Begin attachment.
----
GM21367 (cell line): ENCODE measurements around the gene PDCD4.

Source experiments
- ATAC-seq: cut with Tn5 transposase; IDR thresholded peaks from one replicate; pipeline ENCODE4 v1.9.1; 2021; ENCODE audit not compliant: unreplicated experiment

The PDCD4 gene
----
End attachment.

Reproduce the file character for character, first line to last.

GM21367 (cell line): ENCODE measurements around the gene PDCD4.

Source experiments
- ATAC-seq: cut with Tn5 transposase; IDR thresholded peaks from one replicate; pipeline ENCODE4 v1.9.1; 2021; ENCODE audit not compliant: unreplicated experiment

The PDCD4 gene